When a semester begins and academic energy runs high, we in the writing center sign up to lend something insightful to our humble blog archives. Invariably, I sign up for a late-semester date anticipating by then I’ll have something so original—nay, profound—splashing in the mental bucket, it will forever alter the lives of those who drink it in.
Alas, the well of profundity runs dry.
In these moments, I do what academics do. I borrow from other writers. (And, as any judicious academic does, I’ll give credit where it’s due. I’m indebted to Dr. Mardy Grothe and his collection, oxymoronica: paradoxical wit and wisdom from history’s greatest wordsmiths; HarperCollins, 2004).
In celebration of another semester of rigorous writing performed by persevering writers in the Marian E. Wright Writing Center, here are 15 gems sure to bring pause, a nod, or smile.
Mark Twain once penned, “It takes a heap of sense to write good nonsense.” He would know.
William Hazlitt retorts, “The only impeccable writers are those who never wrote.” Critics be damned.
Dedicated to the self-doubters who frequent the WC, John Betjman offers, “I don’t think I’m any good. If I thought I was any good, I wouldn’t be.”
And to the self-confident Thomas Mann reminds, “A writer is somebody for whom writing is more difficult than it is for other people.”
John Steinbeck exhorts nonetheless: “A good writer always works at the impossible.”
To the procrastinators and “due date” driven among us (including yours truly) Karl Kraus reassures, “A journalist is stimulated by a deadline; he writes worse when he has time.”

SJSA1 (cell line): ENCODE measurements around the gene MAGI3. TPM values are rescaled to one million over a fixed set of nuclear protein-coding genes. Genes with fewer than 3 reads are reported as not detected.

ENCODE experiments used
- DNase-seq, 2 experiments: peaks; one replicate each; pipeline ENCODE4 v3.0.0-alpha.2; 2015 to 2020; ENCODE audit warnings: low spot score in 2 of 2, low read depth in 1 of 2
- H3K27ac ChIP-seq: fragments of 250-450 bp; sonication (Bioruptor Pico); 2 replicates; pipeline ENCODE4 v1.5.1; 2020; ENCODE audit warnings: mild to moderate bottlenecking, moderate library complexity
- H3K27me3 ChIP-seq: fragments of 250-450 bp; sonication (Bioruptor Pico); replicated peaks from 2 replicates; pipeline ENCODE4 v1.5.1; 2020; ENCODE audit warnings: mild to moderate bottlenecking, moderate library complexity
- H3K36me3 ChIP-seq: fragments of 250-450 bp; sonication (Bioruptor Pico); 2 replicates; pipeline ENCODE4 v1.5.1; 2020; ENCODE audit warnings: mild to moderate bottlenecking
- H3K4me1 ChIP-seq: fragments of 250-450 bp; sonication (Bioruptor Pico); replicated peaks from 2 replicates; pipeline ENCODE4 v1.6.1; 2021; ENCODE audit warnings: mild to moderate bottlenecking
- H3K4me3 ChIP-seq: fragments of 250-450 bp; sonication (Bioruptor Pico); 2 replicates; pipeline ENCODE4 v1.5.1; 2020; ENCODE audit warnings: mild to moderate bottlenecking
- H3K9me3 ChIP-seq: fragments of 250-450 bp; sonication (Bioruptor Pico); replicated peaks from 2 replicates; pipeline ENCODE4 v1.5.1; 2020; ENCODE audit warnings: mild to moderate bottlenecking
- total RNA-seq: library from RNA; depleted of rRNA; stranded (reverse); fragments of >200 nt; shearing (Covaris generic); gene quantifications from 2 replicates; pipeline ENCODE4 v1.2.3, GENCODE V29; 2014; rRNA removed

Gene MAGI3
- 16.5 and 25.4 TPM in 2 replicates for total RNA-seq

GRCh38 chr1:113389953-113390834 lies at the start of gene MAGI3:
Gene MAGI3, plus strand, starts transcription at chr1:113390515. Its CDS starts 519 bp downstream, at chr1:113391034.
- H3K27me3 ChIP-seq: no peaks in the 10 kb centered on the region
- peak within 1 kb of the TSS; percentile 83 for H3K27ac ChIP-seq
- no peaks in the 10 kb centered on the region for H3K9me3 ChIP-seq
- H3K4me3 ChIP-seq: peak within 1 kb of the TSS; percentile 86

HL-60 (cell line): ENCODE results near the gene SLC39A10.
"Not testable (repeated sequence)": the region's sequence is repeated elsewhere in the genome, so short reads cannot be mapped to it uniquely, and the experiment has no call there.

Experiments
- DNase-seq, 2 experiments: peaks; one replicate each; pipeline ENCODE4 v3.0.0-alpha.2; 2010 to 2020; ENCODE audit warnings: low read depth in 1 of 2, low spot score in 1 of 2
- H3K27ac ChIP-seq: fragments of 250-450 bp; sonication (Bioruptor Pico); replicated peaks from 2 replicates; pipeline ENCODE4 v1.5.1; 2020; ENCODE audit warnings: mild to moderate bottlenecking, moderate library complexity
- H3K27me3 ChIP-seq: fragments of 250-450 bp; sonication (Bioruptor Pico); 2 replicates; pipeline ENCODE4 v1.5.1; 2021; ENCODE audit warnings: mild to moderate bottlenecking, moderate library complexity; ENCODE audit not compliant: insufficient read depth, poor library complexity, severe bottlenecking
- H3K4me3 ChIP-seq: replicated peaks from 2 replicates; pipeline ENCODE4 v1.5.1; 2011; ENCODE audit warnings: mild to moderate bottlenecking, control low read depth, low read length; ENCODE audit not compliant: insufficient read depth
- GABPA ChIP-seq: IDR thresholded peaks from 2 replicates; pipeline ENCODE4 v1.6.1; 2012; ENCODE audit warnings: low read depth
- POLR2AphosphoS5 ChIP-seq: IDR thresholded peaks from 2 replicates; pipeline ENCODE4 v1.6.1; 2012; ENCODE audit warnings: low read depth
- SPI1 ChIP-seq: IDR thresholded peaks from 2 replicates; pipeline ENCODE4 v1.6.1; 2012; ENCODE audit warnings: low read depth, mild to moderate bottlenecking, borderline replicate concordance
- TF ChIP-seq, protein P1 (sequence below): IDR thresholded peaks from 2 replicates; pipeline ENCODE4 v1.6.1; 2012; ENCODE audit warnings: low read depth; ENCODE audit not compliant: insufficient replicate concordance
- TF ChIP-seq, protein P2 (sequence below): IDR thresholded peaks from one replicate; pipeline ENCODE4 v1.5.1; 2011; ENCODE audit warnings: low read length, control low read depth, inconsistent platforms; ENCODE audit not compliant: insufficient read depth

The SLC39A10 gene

Writing block? Gene Fowler mocks. “Writing is easy; all you do is sit staring at a blank sheet of paper [or computer screen] until the drops of blood form on your forehead.”
Looking to turn a phrase? Jenny Holzer has a strategy: “To write a quality cliché you have to come up with something new.” See what she did there?
Wordy? Dr. Samuel Johnson’s counsel stings: “Read over your composition, and whenever you meet with a passage which you think is particularly fine, strike it out.” Ouch.
Similarly, Elmore Leonard adds, “If it sounds like writing, I rewrite it.”
Francis Bacon chided, “The most corrected copies are commonly the least correct.” That’ll rankle the Current Traditional crowd.
John Updike makes a case for proofreading: “There’s always something new by looking at the same thing over and over.” I wonder if he was an “out-loud” reader.
In honor of the lengthy collegiate research paper (not to mention this post), I’ll trumpet Thomas Carlyle: “The man is most original who can adapt from the greatest number of sources.”
And, in the event I erred in my representation or typing, I’ll invoke Hesketh Pearson: “Misquotations are the only quotations that are never misquoted.”
Finally, apropos to celebrate any writing’s conclusion are the words of Robert Burchfield (upon completion of the exhaustive Oxford English Dictionary): “To finish is both a relief and a release from an extraordinarily pleasant prison.” Perhaps you can relate.
Thanks to everyone for another memorable semester in the UM-Flint WC.